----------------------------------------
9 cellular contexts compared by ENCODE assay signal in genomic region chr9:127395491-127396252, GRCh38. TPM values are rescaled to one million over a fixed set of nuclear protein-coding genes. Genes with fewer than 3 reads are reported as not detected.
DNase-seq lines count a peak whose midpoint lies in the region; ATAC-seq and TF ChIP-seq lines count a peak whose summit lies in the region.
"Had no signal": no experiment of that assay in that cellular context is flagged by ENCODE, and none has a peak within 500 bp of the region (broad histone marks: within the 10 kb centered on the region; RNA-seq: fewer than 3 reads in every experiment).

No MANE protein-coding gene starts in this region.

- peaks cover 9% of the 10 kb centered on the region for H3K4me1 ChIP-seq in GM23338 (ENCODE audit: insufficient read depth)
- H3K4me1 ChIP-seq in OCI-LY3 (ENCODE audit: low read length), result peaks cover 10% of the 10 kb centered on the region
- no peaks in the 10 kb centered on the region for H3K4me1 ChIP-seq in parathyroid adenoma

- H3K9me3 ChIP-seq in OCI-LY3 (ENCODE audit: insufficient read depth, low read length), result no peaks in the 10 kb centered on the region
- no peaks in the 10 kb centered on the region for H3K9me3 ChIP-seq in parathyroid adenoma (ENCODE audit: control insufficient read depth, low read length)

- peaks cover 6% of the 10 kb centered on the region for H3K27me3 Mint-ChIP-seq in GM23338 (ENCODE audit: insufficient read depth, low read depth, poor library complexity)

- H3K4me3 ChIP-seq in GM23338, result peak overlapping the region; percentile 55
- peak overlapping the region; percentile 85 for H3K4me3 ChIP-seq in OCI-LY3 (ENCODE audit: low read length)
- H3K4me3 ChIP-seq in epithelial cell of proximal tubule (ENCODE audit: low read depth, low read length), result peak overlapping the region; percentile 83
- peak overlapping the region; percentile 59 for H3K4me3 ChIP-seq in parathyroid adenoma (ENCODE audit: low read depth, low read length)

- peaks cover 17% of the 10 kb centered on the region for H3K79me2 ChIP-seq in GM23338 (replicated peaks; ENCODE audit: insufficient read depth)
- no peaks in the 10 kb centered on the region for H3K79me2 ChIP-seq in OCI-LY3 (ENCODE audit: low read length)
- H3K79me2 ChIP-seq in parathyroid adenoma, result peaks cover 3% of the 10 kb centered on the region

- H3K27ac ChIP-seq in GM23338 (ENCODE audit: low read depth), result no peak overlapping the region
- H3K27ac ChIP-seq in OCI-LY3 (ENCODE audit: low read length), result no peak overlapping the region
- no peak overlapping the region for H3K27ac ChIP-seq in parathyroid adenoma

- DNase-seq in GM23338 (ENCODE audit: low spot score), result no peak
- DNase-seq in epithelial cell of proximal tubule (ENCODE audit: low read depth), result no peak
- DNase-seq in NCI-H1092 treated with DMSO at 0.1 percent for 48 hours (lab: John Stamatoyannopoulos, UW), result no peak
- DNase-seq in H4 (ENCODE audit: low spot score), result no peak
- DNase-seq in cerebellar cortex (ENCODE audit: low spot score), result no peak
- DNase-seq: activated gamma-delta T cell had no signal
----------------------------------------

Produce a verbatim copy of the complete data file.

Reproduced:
9 cellular contexts compared by ENCODE assay signal in genomic region chr9:127395491-127396252, GRCh38. TPM values are rescaled to one million over a fixed set of nuclear protein-coding genes. Genes with fewer than 3 reads are reported as not detected.
DNase-seq lines count a peak whose midpoint lies in the region; ATAC-seq and TF ChIP-seq lines count a peak whose summit lies in the region.
"Had no signal": no experiment of that assay in that cellular context is flagged by ENCODE, and none has a peak within 500 bp of the region (broad histone marks: within the 10 kb centered on the region; RNA-seq: fewer than 3 reads in every experiment).

No MANE protein-coding gene starts in this region.

- peaks cover 9% of the 10 kb centered on the region for H3K4me1 ChIP-seq in GM23338 (ENCODE audit: insufficient read depth)
- H3K4me1 ChIP-seq in OCI-LY3 (ENCODE audit: low read length), result peaks cover 10% of the 10 kb centered on the region
- no peaks in the 10 kb centered on the region for H3K4me1 ChIP-seq in parathyroid adenoma

- H3K9me3 ChIP-seq in OCI-LY3 (ENCODE audit: insufficient read depth, low read length), result no peaks in the 10 kb centered on the region
- no peaks in the 10 kb centered on the region for H3K9me3 ChIP-seq in parathyroid adenoma (ENCODE audit: control insufficient read depth, low read length)

- peaks cover 6% of the 10 kb centered on the region for H3K27me3 Mint-ChIP-seq in GM23338 (ENCODE audit: insufficient read depth, low read depth, poor library complexity)

- H3K4me3 ChIP-seq in GM23338, result peak overlapping the region; percentile 55
- peak overlapping the region; percentile 85 for H3K4me3 ChIP-seq in OCI-LY3 (ENCODE audit: low read length)
- H3K4me3 ChIP-seq in epithelial cell of proximal tubule (ENCODE audit: low read depth, low read length), result peak overlapping the region; percentile 83
- peak overlapping the region; percentile 59 for H3K4me3 ChIP-seq in parathyroid adenoma (ENCODE audit: low read depth, low read length)

- peaks cover 17% of the 10 kb centered on the region for H3K79me2 ChIP-seq in GM23338 (replicated peaks; ENCODE audit: insufficient read depth)
- no peaks in the 10 kb centered on the region for H3K79me2 ChIP-seq in OCI-LY3 (ENCODE audit: low read length)
- H3K79me2 ChIP-seq in parathyroid adenoma, result peaks cover 3% of the 10 kb centered on the region

- H3K27ac ChIP-seq in GM23338 (ENCODE audit: low read depth), result no peak overlapping the region
- H3K27ac ChIP-seq in OCI-LY3 (ENCODE audit: low read length), result no peak overlapping the region
- no peak overlapping the region for H3K27ac ChIP-seq in parathyroid adenoma

- DNase-seq in GM23338 (ENCODE audit: low spot score), result no peak
- DNase-seq in epithelial cell of proximal tubule (ENCODE audit: low read depth), result no peak
- DNase-seq in NCI-H1092 treated with DMSO at 0.1 percent for 48 hours (lab: John Stamatoyannopoulos, UW), result no peak
- DNase-seq in H4 (ENCODE audit: low spot score), result no peak
- DNase-seq in cerebellar cortex (ENCODE audit: low spot score), result no peak
- DNase-seq: activated gamma-delta T cell had no signal